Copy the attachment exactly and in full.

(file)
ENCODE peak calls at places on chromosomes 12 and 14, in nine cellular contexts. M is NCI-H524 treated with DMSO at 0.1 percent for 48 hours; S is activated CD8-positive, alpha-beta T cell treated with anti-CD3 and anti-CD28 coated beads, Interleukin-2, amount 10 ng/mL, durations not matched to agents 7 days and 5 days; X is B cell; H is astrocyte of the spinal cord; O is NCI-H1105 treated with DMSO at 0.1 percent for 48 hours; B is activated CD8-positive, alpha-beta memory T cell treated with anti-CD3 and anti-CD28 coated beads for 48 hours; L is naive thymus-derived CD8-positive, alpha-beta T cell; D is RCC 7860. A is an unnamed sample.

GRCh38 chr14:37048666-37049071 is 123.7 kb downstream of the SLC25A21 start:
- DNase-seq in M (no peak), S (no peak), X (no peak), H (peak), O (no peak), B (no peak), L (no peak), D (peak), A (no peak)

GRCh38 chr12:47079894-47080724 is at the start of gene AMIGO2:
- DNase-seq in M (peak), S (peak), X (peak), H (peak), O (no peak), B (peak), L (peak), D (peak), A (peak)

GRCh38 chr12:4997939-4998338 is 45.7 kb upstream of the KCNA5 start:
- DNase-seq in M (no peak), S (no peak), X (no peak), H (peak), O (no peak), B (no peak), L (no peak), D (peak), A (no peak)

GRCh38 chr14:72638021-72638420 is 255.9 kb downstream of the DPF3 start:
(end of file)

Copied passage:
ENCODE peak calls at places on chromosomes 12 and 14, in nine cellular contexts. M is NCI-H524 treated with DMSO at 0.1 percent for 48 hours; S is activated CD8-positive, alpha-beta T cell treated with anti-CD3 and anti-CD28 coated beads, Interleukin-2, amount 10 ng/mL, durations not matched to agents 7 days and 5 days; X is B cell; H is astrocyte of the spinal cord; O is NCI-H1105 treated with DMSO at 0.1 percent for 48 hours; B is activated CD8-positive, alpha-beta memory T cell treated with anti-CD3 and anti-CD28 coated beads for 48 hours; L is naive thymus-derived CD8-positive, alpha-beta T cell; D is RCC 7860. A is an unnamed sample.

GRCh38 chr14:37048666-37049071 is 123.7 kb downstream of the SLC25A21 start:
- DNase-seq in M (no peak), S (no peak), X (no peak), H (peak), O (no peak), B (no peak), L (no peak), D (peak), A (no peak)

GRCh38 chr12:47079894-47080724 is at the start of gene AMIGO2:
- DNase-seq in M (peak), S (peak), X (peak), H (peak), O (no peak), B (peak), L (peak), D (peak), A (peak)

GRCh38 chr12:4997939-4998338 is 45.7 kb upstream of the KCNA5 start:
- DNase-seq in M (no peak), S (no peak), X (no peak), H (peak), O (no peak), B (no peak), L (no peak), D (peak), A (no peak)

GRCh38 chr14:72638021-72638420 is 255.9 kb downstream of the DPF3 start: